The latest announcement today slashing the AstraZeneca dose interval in half from 12 to six weeks was welcomed by South West Healthcare.
Community members are encouraged to walk in or book their first or second AstraZeneca dose, SWH COVID-19 Coordinator Toinette Hutchins said.
"We have enough supply of AstraZeneca vaccines to be able to handle this latest change and we can continue to take walk-ins for AstraZeneca for people who wish to both receive their first and second dose," she said.
"Anyone who had a booked appointment for their second dose of AstraZeneca at 12 weeks is welcome to cancel and rebook in order to bring it forward."
The demand for vaccines in Warrnambool has not waned, with 1647 first Pfizer doses and 328 second doses administered at SWH Warrnambool vaccination hub this week.
There were 378 first doses and 627 second doses of AstraZeneca delivered.
Strong demand continues to come from all members of the community "regardless of age" Ms Hutchins said.
The dosage interval for the AstraZeneca COVID-19 vaccine has been reduced from 12 weeks to six weeks.
It brings the interval in line with the Pfizer vaccine, which is also given six weeks apart.
The changes come as evidence shows a double dose is the highest protection against the Delta COVID-19 variant.
There are 52,000 AstraZeneca appointments available for booking in the next two weeks, the state's acting chief health officer said.
"It's about getting as many second doses into people as we possibly can," Professor Ben Cowie said.
He advised those with a first dose of AstraZeneca not to delay until 12 weeks and rebook sooner.
"So this change, and the additional supply of Pfizer vaccine from the Commonwealth when it arrives and Victoria, will help us to reach our vaccination targets faster, but more importantly they will really contribute to our to the response to community transmission.
"This will put a downward pressure on cases and contribute to protecting our health system as we look after all Victorians.
"The current outbreak in Victoria, and the ongoing situation in New South Wales, is just evidence of what we need to protect as many Victorians as we can as quickly as we can.
"Please book your appointment today, either in the state system, or with your local general practice or pharmacy, and if you have any questions or concerns, as always, you can talk to your trusted local GP, pharmacist or other senior immuniser."
Children are the hardest hit by the coronavirus pandemic, Victoria's Chief Psychiatrist Dr Neil Coventry said.
Dr Coventry is concerned children and teenagers and their families may be forgotten in the pandemic.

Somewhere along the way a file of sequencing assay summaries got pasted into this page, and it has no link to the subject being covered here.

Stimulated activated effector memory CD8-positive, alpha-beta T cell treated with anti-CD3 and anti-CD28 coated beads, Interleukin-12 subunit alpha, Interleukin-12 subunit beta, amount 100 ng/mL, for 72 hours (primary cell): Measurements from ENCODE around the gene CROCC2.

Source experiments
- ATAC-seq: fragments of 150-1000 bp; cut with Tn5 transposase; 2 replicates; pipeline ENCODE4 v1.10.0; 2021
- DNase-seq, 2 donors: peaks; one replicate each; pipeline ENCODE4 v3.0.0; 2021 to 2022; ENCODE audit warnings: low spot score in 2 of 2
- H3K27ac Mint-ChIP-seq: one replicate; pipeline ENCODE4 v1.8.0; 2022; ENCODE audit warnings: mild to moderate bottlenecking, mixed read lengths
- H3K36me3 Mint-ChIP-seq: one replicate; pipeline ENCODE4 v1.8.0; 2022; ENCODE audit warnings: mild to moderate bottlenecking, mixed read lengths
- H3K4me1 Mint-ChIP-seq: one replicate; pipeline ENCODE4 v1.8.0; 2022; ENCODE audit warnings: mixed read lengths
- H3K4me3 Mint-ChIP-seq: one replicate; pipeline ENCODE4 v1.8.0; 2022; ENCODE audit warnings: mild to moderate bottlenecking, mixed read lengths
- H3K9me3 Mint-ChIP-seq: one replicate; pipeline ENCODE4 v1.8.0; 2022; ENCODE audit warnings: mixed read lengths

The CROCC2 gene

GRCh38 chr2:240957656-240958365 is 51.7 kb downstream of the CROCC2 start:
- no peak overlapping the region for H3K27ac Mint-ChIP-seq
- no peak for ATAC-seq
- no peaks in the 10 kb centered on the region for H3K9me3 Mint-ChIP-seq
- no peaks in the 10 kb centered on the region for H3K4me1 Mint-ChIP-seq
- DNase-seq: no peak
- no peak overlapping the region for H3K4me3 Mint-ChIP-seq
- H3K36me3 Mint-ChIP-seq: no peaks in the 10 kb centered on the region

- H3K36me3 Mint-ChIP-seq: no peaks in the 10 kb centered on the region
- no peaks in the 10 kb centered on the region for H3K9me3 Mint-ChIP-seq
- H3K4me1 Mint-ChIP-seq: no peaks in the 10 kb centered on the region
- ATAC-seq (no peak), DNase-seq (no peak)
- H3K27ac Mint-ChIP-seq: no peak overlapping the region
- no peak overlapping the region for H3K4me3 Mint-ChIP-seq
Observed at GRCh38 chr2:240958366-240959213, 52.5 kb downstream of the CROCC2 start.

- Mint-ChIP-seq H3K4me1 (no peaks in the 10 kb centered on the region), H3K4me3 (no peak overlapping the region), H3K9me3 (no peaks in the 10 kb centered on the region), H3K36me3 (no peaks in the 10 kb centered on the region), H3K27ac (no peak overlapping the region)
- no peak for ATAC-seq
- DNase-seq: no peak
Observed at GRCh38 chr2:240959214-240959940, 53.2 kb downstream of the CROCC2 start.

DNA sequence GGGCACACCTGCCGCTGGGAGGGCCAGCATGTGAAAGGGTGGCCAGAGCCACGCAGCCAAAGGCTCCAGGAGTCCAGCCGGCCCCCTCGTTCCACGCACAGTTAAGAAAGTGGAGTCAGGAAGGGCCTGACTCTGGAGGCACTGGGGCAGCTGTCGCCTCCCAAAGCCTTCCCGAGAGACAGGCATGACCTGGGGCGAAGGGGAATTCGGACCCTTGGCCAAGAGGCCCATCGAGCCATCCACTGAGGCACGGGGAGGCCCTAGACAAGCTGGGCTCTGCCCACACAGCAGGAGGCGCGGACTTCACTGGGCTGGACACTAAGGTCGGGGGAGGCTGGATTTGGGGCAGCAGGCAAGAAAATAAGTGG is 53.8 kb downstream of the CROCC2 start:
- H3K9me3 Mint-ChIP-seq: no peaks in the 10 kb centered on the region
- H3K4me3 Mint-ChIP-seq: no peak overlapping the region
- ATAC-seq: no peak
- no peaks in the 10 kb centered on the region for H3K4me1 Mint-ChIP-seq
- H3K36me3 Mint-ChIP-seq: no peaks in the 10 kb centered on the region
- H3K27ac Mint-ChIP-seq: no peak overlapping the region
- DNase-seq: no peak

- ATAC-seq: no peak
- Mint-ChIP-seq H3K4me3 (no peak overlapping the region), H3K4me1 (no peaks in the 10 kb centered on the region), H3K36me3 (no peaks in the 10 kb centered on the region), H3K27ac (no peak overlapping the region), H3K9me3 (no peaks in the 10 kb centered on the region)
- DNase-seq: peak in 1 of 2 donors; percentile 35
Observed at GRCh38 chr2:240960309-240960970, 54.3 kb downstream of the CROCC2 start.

His advice to families in particular is to access help, reach out to the school community and resources like Kids Helpline and Headspace.
"It's really important to acknowledge kids' feelings to recognise and help them to understand how they can manage these stresses that they're experiencing," Dr Coventry said.
He said the COVID pandemic was a time of uncertainty.
"We're all feeling to some extent confused and very uncertain about the future," he said
"This is a very normal reaction to an un-normal situation we're experiencing."
Dr Coventry said most people would be able to cope, but some people were really struggling.
He emphasised help was available and people should reach out to those who need extra help.
Dr Coventry said the mental health of children, teenagers and families was really being impacted.
He had three messages he wanted to tell these people.
Dr Coventry said children and parents need to feel positive that children are resilient and will mostly be able to cope with the situation.
He stressed parents can do things to help their children like maintaining a normal routine and talking to children about how they are coping.
Lastly, he stressed help for both children and families was available.
He advised in the first instance parents should reach out their child's school and GP, while headspace and other services were available.
Dr Coventry said he was concerned the impact on children and teenagers could be overlooked.
The Royal Children's Hospital has seen an increase in young people presenting with mental health conditions such as self harm, depression, anxiety and aggression.
RCH Director of Mental Health Ric Haslam said there had been a notable rise in anxiety and depression in young people across the state including regional areas.
He said the emergency department alone had seen a 30 to 80 per cent increase in presentations for mental health compared to the year before.
Trusted and reliable information is available on the Royal Children's Hospital website to support parents and recognise their child might be struggling.
"We're all feeling, to some extent, confused and very uncertain about the future ... this is a very normal reaction to a very abnormal situation."